The Bears began a massive franchise rebuild earlier this year when they changed general managers, from Phil Emery to Ryan Pace, and head coaches, from Marc Trestman to John Fox. On Monday, they managed to trade Jared Allen to the Carolina Panthers and Jonathan Bostic to the New England Patriots.
The two moves that qualify as deft by Pace, but shouldn’t be confused with “rebuilding.”
In this case, “deft” is better than “rebuilding.”
Clarifying concepts here, rebuilding would be moving Jay Cutler, Matt Forte, even Alshon Jeffery (none of which should be summarily dismissed, by the way), players on whom parts of the present and even near-term future rests. Trading Jermon Bushrod and moving Kyle Long to left tackle, that would constitute “rebuilding.” Some outsiders mused that keeping four running backs, including youngsters Ka’Deem Carey and Jeremy Langford, foreshadowed the Bears trading Forte to a contender, but that’s for another discussion.
Rebuilding is turning from Joe Montana to Steve Young or from Brett Favre to Aaron Rodgers; rebuilding doesn’t only happen when teams hit rock bottom.
What Pace, and by extension, Fox, accomplished with the Allen and Bostic deals, which netted the Bears sixth-round draft picks, was to get something, anything, for players who not only weren’t part of the future, but arguably weren’t part of the present, either.
Pace had a miniature NFL garage sale and got something for what were going to be discards sooner rather than later.
Allen was an oval peg trying to be fitted into a round hole, not a full disaster, square-peg, non-fit going from a 4-3 scheme to a 3-4. He was also redundant, a quality individual who was at this point of a distinguished career a mediocre outside linebacker at the deepest position on the depth chart.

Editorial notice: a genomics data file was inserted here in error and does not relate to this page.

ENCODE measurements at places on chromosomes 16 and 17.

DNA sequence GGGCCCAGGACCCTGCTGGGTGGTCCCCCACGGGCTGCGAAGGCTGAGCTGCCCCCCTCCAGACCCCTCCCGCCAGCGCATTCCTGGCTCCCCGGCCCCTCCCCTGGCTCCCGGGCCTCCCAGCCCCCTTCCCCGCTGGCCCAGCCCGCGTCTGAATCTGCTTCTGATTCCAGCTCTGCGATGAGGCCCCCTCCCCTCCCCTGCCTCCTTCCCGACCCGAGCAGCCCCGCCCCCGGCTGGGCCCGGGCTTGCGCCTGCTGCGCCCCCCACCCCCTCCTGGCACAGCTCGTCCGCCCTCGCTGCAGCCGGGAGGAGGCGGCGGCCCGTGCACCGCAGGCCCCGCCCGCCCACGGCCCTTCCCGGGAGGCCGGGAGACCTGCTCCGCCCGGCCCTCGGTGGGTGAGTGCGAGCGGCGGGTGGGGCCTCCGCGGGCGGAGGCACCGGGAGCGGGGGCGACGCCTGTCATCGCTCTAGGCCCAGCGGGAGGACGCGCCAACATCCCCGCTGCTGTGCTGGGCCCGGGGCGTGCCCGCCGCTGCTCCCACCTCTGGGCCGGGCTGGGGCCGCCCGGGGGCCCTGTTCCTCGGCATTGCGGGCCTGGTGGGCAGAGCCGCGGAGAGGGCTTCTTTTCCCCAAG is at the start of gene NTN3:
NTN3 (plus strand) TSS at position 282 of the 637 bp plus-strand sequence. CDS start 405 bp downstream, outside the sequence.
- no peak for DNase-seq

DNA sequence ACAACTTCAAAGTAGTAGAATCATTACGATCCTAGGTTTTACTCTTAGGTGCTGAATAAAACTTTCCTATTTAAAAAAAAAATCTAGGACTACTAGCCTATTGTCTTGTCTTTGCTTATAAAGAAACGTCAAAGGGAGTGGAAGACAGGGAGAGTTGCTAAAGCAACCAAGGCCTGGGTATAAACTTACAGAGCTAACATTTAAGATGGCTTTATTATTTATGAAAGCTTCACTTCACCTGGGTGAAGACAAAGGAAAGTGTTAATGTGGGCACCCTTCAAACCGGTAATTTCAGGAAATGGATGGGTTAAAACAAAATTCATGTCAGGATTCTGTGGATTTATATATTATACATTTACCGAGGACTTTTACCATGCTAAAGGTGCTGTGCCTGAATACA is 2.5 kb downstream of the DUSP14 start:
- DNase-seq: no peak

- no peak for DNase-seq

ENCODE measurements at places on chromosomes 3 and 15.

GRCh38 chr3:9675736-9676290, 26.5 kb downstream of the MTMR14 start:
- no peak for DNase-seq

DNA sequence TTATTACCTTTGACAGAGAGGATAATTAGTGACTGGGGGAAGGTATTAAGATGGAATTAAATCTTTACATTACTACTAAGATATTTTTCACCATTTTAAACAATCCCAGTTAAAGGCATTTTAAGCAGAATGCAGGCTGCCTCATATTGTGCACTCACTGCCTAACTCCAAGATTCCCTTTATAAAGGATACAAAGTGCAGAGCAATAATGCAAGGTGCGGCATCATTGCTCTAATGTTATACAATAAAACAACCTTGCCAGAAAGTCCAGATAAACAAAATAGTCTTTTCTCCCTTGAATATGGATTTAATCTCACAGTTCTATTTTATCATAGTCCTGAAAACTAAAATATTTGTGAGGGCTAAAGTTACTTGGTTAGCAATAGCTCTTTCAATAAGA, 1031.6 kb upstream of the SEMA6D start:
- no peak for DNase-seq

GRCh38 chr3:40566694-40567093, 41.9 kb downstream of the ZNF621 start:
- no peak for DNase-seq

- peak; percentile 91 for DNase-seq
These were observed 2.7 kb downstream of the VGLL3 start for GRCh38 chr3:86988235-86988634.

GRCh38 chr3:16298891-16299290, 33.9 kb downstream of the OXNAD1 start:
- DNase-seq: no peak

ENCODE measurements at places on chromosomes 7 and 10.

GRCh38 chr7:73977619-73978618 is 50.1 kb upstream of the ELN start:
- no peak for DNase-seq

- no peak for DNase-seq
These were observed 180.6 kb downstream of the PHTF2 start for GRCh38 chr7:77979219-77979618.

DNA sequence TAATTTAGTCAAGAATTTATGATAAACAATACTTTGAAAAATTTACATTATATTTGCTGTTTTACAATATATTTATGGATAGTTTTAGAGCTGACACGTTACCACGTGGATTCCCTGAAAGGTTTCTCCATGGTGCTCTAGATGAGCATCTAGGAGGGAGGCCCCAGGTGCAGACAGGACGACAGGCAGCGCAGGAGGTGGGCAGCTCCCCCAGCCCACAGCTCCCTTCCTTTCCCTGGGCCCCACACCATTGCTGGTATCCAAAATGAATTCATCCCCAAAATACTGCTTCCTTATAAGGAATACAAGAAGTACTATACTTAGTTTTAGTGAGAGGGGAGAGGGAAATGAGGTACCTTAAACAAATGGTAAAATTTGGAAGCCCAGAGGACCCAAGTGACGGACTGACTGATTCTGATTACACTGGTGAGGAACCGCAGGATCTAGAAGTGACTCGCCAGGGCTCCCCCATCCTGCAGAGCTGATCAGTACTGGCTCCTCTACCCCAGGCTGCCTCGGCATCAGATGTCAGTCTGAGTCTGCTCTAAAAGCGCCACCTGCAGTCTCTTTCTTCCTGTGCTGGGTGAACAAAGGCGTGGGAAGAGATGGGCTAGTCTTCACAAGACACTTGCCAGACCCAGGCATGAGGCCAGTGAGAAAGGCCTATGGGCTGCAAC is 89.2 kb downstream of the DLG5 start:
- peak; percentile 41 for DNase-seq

Bostic was a second-round draft choice who was unfortunately injury prone over an undistinguished couple of seasons. Obtaining something in a trade for a player who hadn’t been active for any of three games with an ankle problem and missed most of the offseason with back issues…Pace should be an early favorite for NFL executive of the year (kidding, sort of).
One irony is that when Emery brought in Allen, along with Lamarr Houston and Willie Young, the moves were coupled with drafting Ego Ferguson and Will Sutton in what was a combination win-now and win-tomorrow strategy. The confluence of coaching and other problems undid that, but the idea wasn’t bad theory.
[SHOP: Gear up Bears fans!]
Of course, the other irony, more positive, is that Ferguson and Sutton have given indications of being better fits in the Fox/Vic Fangio 3-4 than in the 4-3 for which they were drafted.
In the meantime, the 2015 trading deadline is still out there, giving Pace and the Bears more time to be deft. Or rebuild.